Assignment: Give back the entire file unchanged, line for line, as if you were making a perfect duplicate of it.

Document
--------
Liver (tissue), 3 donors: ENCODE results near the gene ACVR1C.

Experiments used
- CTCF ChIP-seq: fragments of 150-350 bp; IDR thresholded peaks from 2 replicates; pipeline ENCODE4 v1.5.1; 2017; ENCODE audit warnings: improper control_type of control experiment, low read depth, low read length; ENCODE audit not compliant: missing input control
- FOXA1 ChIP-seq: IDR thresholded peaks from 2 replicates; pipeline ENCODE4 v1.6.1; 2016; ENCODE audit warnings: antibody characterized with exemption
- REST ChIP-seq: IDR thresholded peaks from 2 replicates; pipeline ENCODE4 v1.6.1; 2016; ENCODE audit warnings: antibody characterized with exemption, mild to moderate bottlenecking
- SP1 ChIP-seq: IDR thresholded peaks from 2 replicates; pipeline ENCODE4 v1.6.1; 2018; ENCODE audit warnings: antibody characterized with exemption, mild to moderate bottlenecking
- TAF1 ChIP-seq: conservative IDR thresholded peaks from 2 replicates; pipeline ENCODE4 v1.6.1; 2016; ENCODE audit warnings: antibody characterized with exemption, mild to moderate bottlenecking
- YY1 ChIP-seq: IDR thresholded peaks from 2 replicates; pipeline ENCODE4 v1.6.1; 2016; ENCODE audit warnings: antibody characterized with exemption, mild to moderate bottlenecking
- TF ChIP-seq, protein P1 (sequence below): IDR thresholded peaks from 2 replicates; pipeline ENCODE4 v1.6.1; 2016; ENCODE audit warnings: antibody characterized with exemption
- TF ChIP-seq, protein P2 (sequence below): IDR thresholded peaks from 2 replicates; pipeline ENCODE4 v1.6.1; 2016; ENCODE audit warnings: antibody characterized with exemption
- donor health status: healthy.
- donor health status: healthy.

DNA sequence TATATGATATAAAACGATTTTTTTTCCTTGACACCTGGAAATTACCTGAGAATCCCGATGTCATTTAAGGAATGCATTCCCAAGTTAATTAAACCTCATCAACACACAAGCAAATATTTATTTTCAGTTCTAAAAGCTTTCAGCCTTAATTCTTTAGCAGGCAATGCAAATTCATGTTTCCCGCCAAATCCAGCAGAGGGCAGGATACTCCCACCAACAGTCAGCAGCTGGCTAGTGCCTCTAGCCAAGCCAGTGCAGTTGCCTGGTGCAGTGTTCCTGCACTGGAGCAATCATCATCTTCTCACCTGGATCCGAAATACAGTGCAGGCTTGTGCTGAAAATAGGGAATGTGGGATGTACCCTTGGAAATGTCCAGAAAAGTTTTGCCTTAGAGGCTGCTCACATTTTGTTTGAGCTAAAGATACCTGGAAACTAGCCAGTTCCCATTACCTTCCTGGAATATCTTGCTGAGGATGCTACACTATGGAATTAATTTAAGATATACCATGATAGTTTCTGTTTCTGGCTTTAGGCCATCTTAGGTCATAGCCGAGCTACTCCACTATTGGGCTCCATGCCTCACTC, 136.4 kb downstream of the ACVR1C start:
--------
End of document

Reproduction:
Liver (tissue), 3 donors: ENCODE results near the gene ACVR1C.

Experiments used
- CTCF ChIP-seq: fragments of 150-350 bp; IDR thresholded peaks from 2 replicates; pipeline ENCODE4 v1.5.1; 2017; ENCODE audit warnings: improper control_type of control experiment, low read depth, low read length; ENCODE audit not compliant: missing input control
- FOXA1 ChIP-seq: IDR thresholded peaks from 2 replicates; pipeline ENCODE4 v1.6.1; 2016; ENCODE audit warnings: antibody characterized with exemption
- REST ChIP-seq: IDR thresholded peaks from 2 replicates; pipeline ENCODE4 v1.6.1; 2016; ENCODE audit warnings: antibody characterized with exemption, mild to moderate bottlenecking
- SP1 ChIP-seq: IDR thresholded peaks from 2 replicates; pipeline ENCODE4 v1.6.1; 2018; ENCODE audit warnings: antibody characterized with exemption, mild to moderate bottlenecking
- TAF1 ChIP-seq: conservative IDR thresholded peaks from 2 replicates; pipeline ENCODE4 v1.6.1; 2016; ENCODE audit warnings: antibody characterized with exemption, mild to moderate bottlenecking
- YY1 ChIP-seq: IDR thresholded peaks from 2 replicates; pipeline ENCODE4 v1.6.1; 2016; ENCODE audit warnings: antibody characterized with exemption, mild to moderate bottlenecking
- TF ChIP-seq, protein P1 (sequence below): IDR thresholded peaks from 2 replicates; pipeline ENCODE4 v1.6.1; 2016; ENCODE audit warnings: antibody characterized with exemption
- TF ChIP-seq, protein P2 (sequence below): IDR thresholded peaks from 2 replicates; pipeline ENCODE4 v1.6.1; 2016; ENCODE audit warnings: antibody characterized with exemption
- donor health status: healthy.
- donor health status: healthy.

DNA sequence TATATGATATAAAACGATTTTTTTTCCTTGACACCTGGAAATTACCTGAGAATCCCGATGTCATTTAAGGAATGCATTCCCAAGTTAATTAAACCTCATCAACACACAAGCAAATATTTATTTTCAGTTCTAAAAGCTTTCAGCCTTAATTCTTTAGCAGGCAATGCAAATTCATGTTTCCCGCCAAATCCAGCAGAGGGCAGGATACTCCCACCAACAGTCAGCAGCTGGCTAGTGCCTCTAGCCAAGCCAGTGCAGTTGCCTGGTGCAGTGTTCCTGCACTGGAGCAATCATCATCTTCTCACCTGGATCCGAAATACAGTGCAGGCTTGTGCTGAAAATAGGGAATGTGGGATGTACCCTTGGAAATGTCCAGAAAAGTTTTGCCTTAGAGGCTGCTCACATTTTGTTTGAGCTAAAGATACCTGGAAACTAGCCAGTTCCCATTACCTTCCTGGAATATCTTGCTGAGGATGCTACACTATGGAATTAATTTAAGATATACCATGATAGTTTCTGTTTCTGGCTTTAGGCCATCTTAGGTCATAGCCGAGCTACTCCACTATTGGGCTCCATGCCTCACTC, 136.4 kb downstream of the ACVR1C start: